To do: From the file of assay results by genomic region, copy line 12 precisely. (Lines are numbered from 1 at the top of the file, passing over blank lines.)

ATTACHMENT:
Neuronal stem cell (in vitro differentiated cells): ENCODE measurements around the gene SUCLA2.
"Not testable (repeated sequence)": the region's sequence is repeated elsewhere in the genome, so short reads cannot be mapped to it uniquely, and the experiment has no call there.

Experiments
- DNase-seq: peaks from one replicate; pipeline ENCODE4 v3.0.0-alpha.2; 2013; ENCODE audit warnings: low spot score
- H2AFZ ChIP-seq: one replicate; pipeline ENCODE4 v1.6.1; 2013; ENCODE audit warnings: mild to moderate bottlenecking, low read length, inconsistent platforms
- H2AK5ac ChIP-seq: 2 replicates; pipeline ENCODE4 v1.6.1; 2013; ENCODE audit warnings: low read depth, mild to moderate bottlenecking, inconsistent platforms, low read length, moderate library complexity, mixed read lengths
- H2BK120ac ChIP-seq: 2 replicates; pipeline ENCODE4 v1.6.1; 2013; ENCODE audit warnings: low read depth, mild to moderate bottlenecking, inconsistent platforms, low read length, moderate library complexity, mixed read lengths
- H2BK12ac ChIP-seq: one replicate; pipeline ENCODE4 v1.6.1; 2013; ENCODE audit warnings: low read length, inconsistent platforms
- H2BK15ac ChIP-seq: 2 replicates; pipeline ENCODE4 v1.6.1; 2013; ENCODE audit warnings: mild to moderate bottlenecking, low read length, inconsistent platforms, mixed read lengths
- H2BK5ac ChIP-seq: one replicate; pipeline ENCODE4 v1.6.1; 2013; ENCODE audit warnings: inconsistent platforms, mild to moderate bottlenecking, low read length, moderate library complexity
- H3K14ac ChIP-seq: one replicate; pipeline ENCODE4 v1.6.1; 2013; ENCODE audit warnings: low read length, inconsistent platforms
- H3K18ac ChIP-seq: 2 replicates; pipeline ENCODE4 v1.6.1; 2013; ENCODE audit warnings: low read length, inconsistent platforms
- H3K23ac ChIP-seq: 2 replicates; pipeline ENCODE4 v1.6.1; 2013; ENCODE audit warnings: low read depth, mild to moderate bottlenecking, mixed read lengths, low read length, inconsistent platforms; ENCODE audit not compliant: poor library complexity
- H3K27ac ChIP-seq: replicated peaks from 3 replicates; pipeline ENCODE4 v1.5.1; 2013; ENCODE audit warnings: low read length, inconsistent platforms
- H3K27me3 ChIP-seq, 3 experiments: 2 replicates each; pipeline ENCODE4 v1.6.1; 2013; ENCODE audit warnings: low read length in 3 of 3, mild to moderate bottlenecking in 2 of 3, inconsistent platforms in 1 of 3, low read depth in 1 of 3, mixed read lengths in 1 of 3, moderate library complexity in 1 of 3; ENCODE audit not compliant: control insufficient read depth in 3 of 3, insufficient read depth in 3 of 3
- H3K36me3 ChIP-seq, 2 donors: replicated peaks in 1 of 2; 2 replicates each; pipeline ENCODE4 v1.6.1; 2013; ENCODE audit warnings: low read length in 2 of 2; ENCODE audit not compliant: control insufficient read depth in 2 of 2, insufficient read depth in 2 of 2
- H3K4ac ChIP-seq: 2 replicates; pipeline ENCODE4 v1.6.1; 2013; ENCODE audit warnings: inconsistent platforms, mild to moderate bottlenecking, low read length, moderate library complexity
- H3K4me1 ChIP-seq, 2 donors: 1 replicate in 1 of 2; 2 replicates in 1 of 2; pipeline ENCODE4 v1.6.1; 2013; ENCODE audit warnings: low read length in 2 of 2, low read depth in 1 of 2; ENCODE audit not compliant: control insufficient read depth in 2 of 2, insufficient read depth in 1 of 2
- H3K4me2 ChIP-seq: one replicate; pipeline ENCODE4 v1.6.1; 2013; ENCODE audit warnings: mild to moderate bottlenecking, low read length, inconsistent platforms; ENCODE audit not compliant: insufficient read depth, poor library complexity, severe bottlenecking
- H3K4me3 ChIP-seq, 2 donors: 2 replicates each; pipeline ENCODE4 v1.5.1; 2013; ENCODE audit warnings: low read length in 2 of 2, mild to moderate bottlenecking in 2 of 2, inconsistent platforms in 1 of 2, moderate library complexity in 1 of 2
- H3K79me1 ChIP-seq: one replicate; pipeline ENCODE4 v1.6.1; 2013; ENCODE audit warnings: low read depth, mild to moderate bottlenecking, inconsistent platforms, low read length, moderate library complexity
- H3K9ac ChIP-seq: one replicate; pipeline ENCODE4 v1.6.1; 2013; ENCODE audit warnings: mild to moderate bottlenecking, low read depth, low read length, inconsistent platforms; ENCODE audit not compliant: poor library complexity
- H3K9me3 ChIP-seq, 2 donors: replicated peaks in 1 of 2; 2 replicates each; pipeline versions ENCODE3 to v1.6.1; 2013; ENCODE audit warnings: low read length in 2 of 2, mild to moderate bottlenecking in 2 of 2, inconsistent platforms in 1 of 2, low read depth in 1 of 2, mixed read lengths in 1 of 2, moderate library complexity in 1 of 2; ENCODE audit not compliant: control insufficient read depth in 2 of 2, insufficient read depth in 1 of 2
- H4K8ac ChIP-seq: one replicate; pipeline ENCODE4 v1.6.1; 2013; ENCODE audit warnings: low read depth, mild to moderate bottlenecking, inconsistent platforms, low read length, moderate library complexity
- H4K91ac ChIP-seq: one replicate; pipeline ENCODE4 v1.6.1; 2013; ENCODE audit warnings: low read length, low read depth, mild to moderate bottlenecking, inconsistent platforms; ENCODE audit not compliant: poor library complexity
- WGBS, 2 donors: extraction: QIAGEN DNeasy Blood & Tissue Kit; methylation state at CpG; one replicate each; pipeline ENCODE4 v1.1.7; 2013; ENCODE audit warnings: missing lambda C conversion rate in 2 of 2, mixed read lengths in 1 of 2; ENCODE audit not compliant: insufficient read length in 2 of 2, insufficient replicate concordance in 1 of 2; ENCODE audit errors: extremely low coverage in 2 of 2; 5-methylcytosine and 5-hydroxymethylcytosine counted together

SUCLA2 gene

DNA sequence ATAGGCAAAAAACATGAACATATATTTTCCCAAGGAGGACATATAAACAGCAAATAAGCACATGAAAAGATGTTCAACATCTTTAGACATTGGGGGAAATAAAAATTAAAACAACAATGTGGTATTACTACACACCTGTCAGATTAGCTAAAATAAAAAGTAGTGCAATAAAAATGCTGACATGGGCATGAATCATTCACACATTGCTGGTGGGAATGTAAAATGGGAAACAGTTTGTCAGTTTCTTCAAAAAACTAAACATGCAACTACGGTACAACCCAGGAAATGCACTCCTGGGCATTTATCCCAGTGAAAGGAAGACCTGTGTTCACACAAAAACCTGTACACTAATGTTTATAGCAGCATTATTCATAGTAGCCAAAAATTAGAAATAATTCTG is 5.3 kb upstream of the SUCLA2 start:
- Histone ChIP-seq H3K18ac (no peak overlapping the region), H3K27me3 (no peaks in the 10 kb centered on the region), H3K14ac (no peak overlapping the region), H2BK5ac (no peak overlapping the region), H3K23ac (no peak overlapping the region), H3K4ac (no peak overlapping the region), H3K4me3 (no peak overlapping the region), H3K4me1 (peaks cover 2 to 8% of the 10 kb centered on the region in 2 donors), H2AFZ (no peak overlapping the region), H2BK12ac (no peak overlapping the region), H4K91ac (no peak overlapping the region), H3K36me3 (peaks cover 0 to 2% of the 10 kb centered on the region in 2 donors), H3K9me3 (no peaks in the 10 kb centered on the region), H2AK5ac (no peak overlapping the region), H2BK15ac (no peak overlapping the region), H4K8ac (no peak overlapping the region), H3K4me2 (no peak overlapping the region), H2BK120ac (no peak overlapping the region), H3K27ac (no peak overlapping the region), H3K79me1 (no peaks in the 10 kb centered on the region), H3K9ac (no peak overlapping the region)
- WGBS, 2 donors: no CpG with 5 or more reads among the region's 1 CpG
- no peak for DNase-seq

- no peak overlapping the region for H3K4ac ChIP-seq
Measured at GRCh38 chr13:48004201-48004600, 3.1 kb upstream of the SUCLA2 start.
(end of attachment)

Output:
- H3K18ac ChIP-seq: 2 replicates; pipeline ENCODE4 v1.6.1; 2013; ENCODE audit warnings: low read length, inconsistent platforms